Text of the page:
Preventing Hyponatremia

I am the judgment expert that writes often. About a month ago, I had to go to the hospital after a seizure caused me to pass out. At the hospital they said I had hyponatremia (water intoxication). I had been consuming too much liquids, and that dropped my sodium levels to a dangerous degree. I quickly recovered, and have had no more seizures, and I have stopped the horrible (for me) anti-seizure medicine.

I had no idea that I had been drinking too much liquids and am now really careful not to drink too much. Usually, the media and advertising messages are to stay well hydrated. In 2007, some woman died in some contest for who could drink the most water the quickest.

Water intoxication happens after a person drinks so much water or liquid that their sodium levels get diluted to the point that sodium cannot do it’s job in their cells.

Electrolytes are salt ions (atoms with an overall positive or negative charge) that our cells use to move nerve messages and fluids in and out of cells inside our bodies. Without electrolytes, the body cannot function. Hyponatremia causes an electrolyte imbalance which reduces levels of our sodium ions, which causes water intoxication.

Take water intoxication seriously as it can be fatal. Hyponatremia can usually be cured by medical treatments, but it usually takes several days, usually at a hospital.

In addition to drinking too much water, hyponatremia can also be caused by severe burns, excessive sweating, excessive sweating, severe burns, severe dehydration, and some liver and kidney problems, and rare diseases and conditions.

Death occurs when there is too much damage to your cells due to reduced sodium levels. Sodium is a positively charged ion. Sodium’s main function in our bodies is to help circulate the fluids within and outside of your cells.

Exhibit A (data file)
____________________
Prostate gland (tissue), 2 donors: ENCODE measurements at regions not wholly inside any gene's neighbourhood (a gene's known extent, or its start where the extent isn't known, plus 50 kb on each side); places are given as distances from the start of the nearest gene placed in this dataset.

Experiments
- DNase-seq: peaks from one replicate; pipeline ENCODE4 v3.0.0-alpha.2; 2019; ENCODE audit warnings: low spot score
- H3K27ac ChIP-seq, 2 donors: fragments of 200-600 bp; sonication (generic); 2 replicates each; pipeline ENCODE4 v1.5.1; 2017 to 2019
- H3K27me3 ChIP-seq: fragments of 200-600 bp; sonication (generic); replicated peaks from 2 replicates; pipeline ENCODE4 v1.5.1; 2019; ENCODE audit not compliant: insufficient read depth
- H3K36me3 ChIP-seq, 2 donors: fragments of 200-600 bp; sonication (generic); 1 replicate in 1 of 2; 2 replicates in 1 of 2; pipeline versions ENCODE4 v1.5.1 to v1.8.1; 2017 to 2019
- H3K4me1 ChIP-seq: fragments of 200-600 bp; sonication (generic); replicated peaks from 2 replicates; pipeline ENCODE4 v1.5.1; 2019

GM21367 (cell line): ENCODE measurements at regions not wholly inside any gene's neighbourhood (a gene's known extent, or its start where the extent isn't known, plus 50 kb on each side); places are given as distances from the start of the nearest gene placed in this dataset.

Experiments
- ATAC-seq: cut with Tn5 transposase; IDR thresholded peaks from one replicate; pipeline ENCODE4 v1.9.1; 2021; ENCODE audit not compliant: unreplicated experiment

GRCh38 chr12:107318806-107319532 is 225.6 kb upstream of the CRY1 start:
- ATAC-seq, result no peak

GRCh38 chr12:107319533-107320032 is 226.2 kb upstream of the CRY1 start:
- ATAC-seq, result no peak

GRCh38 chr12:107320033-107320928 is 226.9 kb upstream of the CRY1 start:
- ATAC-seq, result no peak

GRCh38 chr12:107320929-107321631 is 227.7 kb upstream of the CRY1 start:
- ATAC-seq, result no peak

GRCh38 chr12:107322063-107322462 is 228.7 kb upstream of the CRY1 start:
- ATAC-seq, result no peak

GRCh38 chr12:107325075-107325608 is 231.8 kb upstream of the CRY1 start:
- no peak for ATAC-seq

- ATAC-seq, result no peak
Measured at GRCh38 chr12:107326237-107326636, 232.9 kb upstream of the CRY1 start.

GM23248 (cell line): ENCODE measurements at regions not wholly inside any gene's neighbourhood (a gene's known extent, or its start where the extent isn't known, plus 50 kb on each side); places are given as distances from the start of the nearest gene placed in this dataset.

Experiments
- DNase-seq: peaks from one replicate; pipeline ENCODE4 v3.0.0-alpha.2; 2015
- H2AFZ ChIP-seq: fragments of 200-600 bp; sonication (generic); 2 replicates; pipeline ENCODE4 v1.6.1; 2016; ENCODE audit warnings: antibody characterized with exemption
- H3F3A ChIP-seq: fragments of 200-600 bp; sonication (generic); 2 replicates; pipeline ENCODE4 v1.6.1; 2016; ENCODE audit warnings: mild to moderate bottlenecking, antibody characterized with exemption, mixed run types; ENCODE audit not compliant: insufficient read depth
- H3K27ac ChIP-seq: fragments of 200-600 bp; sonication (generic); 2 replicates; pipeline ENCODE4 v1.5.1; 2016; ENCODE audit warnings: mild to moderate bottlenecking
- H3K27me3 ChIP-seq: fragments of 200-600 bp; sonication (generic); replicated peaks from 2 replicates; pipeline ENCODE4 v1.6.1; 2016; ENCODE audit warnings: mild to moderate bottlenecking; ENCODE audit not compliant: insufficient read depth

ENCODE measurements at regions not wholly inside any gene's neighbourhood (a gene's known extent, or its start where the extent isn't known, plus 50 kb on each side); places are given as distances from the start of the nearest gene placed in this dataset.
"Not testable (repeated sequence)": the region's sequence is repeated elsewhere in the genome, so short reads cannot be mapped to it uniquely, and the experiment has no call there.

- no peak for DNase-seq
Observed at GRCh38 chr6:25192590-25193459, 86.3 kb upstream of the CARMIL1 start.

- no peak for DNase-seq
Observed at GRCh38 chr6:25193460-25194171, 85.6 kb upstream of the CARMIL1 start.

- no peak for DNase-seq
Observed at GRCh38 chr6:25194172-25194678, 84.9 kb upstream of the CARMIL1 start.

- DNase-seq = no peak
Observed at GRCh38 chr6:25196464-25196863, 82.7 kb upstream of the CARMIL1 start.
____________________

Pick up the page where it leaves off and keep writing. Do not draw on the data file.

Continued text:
Cells actively maintain a specific sodium concentration in our bodies. Cells keep sodium levels at the correct level by moving electrolytes and water in and out to either increase or dilute sodium levels in the body fluids. If someone drinks a tremendous quantity of liquids (especially without electrolytes) quickly, the cells can’t deal with the depleted sodium levels.

The amount of water one has to consume before water intoxication occurs varies with every person. Symptoms of water intoxication might look like the symptoms of alcohol abuse; including nausea, vomiting, and altered mental state. Other symptoms could include headaches, muscle weakness, convulsions, and seizures. Death may occur due to swelling of the brain.

Athletes are more familiar with hyponatremia than the average person, and they find sports drinks may help to prevent water intoxication.

Mark D. Shapiro – Judgment Broker – – where Judgments go to get Recovered!

Preventing Hyponatremia